§ 67.5     Irreparable Harm
Cite as:    Keith M. Lundin, Lundin On Chapter 13, § 67.5, at ¶ ____, LundinOnChapter13.com (last visited __________).

A creditor is entitled to relief from the codebtor stay if the “creditor’s interest would be irreparably harmed by continuation of such stay.”1 To establish irreparable harm, the creditor must show something more than just delay in collection from the codebtor.2 Speculation that the codebtor might file bankruptcy or disappear during the Chapter 13 plan is not alone sufficient proof of irreparable harm.3


The creditor should be prepared to prove special circumstances relating to the nonfiling codebtor—for example, that the codebtor is the defendant in collection litigation in other courts, or the codebtor’s solvency is at risk because other creditors of the codebtor are not subject to any stay. Irreparable harm might be demonstrated by showing that the codebtor is disposing of assets or is moving from the jurisdiction. These are hard arguments to win when the debtor’s plan proposes to pay the creditor in full. Courts are understandably reluctant to allow relief to proceed against the codebtor when the creditor has only to wait for full payment from the debtor. In one of the few reported decisions finding irreparable harm, the creditor demonstrated that the codebtor died before the Chapter 13 petition and the creditor needed to act quickly to collect from the cosigner’s probate estate else the opportunity would disappear forever.4 In contrast, that the codebtor had a stroke and was in a nursing home was not irreparable harm when there was no evidence that the codebtor would be unable to make payments if the debtor defaulted.5


Irreparable harm justifying relief from the codebtor stay might consist of evidence that the proposed plan cannot be confirmed or consummated. For example, irreparable harm was found when one provision of a plan called for surrender of collateral, but another provision of the same plan prohibited the creditor from repossessing that collateral.6


The creditor asserting irreparable harm is cautioned to file a timely proof of claim. Absent an allowable claim, the creditor will have no right to distributions under the plan and will be hard-pressed to establish irreparable harm arising from its own lack of diligence.7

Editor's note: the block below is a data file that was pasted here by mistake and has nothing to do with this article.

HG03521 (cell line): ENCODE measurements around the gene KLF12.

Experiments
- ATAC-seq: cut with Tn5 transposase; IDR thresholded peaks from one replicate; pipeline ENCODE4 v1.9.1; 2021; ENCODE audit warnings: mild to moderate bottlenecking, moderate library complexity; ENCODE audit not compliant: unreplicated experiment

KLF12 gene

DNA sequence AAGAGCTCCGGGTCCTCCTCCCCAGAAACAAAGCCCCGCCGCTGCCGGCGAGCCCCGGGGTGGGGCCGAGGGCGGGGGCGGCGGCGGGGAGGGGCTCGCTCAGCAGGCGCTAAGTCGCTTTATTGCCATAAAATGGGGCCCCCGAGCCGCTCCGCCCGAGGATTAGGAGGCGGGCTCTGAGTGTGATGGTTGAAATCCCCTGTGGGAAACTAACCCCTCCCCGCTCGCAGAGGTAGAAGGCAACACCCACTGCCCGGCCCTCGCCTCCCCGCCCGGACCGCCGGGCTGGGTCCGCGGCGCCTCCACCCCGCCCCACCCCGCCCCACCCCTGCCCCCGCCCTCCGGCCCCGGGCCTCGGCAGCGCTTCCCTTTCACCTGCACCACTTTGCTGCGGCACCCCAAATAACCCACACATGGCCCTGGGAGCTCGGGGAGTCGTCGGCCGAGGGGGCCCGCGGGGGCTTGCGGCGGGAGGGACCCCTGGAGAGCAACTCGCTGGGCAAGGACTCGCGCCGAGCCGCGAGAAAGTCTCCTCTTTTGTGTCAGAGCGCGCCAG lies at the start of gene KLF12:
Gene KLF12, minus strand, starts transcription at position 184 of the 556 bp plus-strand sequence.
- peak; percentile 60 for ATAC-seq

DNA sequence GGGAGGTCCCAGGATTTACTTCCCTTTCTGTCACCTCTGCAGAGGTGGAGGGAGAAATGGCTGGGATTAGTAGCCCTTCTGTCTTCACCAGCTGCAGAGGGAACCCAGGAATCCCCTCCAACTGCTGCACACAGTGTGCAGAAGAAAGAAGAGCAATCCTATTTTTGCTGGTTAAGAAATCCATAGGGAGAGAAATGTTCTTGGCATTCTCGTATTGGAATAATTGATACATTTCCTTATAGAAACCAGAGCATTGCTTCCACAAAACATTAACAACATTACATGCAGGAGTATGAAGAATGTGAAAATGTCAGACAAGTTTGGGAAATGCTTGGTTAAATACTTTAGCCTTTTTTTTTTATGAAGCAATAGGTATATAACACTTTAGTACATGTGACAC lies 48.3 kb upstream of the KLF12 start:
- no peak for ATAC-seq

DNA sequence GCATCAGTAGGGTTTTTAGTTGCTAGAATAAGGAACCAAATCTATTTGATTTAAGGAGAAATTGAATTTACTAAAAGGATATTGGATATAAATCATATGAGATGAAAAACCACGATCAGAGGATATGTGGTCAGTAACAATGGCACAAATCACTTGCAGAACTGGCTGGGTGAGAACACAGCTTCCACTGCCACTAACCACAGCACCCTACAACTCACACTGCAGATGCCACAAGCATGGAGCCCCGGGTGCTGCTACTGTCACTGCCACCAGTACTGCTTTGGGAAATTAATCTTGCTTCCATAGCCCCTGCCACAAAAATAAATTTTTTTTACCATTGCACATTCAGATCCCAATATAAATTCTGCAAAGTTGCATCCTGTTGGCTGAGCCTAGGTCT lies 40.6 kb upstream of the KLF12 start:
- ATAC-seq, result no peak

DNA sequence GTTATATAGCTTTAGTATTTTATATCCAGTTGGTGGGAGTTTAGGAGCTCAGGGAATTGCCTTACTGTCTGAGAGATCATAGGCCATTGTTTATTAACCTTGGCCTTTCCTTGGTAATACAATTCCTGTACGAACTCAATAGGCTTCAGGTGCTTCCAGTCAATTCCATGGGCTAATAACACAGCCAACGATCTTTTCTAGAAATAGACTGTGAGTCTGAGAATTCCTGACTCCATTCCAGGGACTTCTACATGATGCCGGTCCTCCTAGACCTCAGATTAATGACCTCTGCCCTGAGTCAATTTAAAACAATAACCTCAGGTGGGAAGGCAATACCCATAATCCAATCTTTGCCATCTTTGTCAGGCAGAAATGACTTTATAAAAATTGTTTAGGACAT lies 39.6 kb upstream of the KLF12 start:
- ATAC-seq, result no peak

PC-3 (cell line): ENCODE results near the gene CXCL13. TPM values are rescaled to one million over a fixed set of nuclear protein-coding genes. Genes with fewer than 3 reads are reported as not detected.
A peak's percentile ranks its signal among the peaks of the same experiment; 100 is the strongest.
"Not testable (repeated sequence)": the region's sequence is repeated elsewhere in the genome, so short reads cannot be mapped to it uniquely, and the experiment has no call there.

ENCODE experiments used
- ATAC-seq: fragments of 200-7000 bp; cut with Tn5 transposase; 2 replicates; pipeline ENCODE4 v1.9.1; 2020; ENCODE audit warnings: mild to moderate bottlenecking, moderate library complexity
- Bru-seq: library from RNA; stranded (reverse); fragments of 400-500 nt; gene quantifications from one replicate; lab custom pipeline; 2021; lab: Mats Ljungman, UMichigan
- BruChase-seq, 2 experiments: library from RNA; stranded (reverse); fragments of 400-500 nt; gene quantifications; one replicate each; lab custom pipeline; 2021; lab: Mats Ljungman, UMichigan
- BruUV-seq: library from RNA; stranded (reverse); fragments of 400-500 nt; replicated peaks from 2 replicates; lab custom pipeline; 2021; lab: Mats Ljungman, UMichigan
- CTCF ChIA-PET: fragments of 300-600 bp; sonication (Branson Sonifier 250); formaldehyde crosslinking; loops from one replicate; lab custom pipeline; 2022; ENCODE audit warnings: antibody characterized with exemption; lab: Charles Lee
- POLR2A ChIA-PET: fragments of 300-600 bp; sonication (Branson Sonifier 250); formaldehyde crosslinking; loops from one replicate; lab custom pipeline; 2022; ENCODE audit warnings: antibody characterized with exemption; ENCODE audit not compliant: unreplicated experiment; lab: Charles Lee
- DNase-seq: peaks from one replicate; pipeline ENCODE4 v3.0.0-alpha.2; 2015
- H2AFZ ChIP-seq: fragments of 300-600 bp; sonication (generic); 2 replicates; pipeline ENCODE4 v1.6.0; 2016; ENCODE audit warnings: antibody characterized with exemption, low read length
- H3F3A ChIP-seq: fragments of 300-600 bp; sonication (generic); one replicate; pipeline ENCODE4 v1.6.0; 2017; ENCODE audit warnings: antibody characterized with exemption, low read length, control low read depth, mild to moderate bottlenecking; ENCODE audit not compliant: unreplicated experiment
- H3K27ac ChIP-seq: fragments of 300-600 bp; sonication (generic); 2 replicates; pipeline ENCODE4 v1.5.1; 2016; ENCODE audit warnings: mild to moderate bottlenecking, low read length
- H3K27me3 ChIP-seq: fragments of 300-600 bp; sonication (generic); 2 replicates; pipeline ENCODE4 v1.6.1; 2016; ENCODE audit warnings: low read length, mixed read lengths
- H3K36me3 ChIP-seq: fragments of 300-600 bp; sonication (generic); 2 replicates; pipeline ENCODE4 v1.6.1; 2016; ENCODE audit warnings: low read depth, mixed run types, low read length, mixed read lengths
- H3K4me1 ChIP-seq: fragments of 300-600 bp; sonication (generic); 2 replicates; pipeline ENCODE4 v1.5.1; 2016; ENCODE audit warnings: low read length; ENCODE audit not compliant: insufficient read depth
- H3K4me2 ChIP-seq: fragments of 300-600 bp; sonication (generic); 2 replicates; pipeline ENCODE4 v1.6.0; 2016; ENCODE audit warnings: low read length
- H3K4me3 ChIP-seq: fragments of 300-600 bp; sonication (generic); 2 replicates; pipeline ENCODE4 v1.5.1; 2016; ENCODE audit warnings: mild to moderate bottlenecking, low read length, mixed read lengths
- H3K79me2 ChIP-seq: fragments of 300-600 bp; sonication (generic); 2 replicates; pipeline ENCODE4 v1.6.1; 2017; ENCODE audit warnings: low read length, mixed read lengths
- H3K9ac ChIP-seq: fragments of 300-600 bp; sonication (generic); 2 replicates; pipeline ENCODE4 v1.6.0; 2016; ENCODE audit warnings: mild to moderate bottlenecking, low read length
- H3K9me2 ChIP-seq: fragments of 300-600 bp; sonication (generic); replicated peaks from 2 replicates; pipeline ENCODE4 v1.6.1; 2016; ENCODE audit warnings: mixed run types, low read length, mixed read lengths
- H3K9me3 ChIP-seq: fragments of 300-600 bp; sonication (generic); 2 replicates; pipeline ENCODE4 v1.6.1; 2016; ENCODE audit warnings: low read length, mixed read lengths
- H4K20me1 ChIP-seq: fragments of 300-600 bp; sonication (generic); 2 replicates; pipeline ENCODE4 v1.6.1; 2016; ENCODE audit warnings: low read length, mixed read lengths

Debtors will occasionally propose a balloon payment or reaffirmation of a co-signed debt. It has been held that the creditor’s interest in collection from a codebtor is irreparably harmed when the debtor proposes a 21 percent payment during the plan with reaffirmation of the balance at the conclusion of payments under the plan.8


1  11 U.S.C. § 1301(c)(3).


2  Harris v. Fort Oglethorpe State Bank, 721 F.2d 1052 (6th Cir. 1983). Accord In re Daniels, No. 02-82083 13, 2003 WL 1701043, at *2 (Bankr. M.D.N.C. Mar. 13, 2003) (unpublished) (“Irreparable harm under section 1301(c)(3) cannot be shown merely by delay of payment.”).


3  Harris v. Fort Oglethorpe State Bank, 721 F.2d 1052 (6th Cir. 1983). Accord In re Daniels, No. 02-82083 13, 2003 WL 1701043, at *2 (Bankr. M.D.N.C. Mar. 13, 2003) (unpublished) (Creditor must present evidence that codebtor will be unable to make payments if the debtor defaults; “the creditor must show more than ‘merely speculative fears that may or may not materialize.’”).


4  In re Case, 148 B.R. 901, 904 (Bankr. W.D. Mo. 1992) (Creditor with co-signed claim is entitled to relief from the codebtor stay on the ground of “irreparable harm” under § 1301(c)(3) where the cosigner died before the filing of the Chapter 13 petition and the decedent estate of the cosigner is ready for distribution. If relief is not allowed, the probate estate will be distributed and the creditor faces “an unreasonable risk of dissipation of assets which may be used to pay its debt and to unreasonable collection expenses if it is forced to sue multiple beneficiaries to ultimately collect this debt.”).


5  In re Daniels, No. 02-82083 13, 2003 WL 1701043, at *2 (Bankr. M.D.N.C. Mar. 13, 2003) (unpublished) (“Without any evidence presented that indicates the Co-Debtor would be unable to make future payments in the event the Debtor defaults, this court will not find that irreparable harm exists so as to warrant the lifting of the co-debtor stay.”).


6  Central Fidelity Bank v. Cooper (In re Cooper), 116 B.R. 469 (Bankr. E.D. Va. 1990).


7  See Abraham & Straus v. Francis, 15 B.R. 998 (Bankr. E.D.N.Y. 1981). But see In re Pardue, 143 B.R. 434 (Bankr. E.D. Tex. 1992) (allowing relief from the codebtor stay where the creditor disabled itself to receive payment of postpetition interest and other charges by failing to file an accurate proof of claim).


8  Police Fed. Credit Union v. Holmes, 9 B.R. 454 (Bankr. D.D.C. 1981). See In re Fink, 115 B.R. 113 (Bankr. S.D. Ohio 1990) (Student loan commission need not prove irreparable harm to be entitled to relief from the stay when Chapter 13 plan proposes to pay only 10%, notwithstanding that the plan also provides that student loan debts will not be discharged at the completion of payments. Section 1301(c)(2) is independent of § 1301(c)(3).).